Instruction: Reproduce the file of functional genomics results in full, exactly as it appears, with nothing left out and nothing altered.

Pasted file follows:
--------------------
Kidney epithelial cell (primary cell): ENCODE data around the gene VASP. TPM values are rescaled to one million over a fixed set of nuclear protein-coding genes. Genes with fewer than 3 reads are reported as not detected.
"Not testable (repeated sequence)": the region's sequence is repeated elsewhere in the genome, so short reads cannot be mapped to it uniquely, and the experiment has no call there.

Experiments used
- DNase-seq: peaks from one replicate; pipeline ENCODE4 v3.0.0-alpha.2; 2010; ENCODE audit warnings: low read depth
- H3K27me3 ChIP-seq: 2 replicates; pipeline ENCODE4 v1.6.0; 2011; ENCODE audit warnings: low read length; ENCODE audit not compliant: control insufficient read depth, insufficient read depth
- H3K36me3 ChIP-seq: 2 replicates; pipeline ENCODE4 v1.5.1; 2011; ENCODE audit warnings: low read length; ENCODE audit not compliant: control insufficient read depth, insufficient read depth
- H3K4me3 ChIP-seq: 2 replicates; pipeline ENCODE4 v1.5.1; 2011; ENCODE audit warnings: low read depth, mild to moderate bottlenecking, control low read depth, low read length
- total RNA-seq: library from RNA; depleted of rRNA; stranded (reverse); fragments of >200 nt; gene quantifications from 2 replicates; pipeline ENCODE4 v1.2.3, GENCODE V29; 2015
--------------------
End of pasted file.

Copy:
Kidney epithelial cell (primary cell): ENCODE data around the gene VASP. TPM values are rescaled to one million over a fixed set of nuclear protein-coding genes. Genes with fewer than 3 reads are reported as not detected.
"Not testable (repeated sequence)": the region's sequence is repeated elsewhere in the genome, so short reads cannot be mapped to it uniquely, and the experiment has no call there.

Experiments used
- DNase-seq: peaks from one replicate; pipeline ENCODE4 v3.0.0-alpha.2; 2010; ENCODE audit warnings: low read depth
- H3K27me3 ChIP-seq: 2 replicates; pipeline ENCODE4 v1.6.0; 2011; ENCODE audit warnings: low read length; ENCODE audit not compliant: control insufficient read depth, insufficient read depth
- H3K36me3 ChIP-seq: 2 replicates; pipeline ENCODE4 v1.5.1; 2011; ENCODE audit warnings: low read length; ENCODE audit not compliant: control insufficient read depth, insufficient read depth
- H3K4me3 ChIP-seq: 2 replicates; pipeline ENCODE4 v1.5.1; 2011; ENCODE audit warnings: low read depth, mild to moderate bottlenecking, control low read depth, low read length
- total RNA-seq: library from RNA; depleted of rRNA; stranded (reverse); fragments of >200 nt; gene quantifications from 2 replicates; pipeline ENCODE4 v1.2.3, GENCODE V29; 2015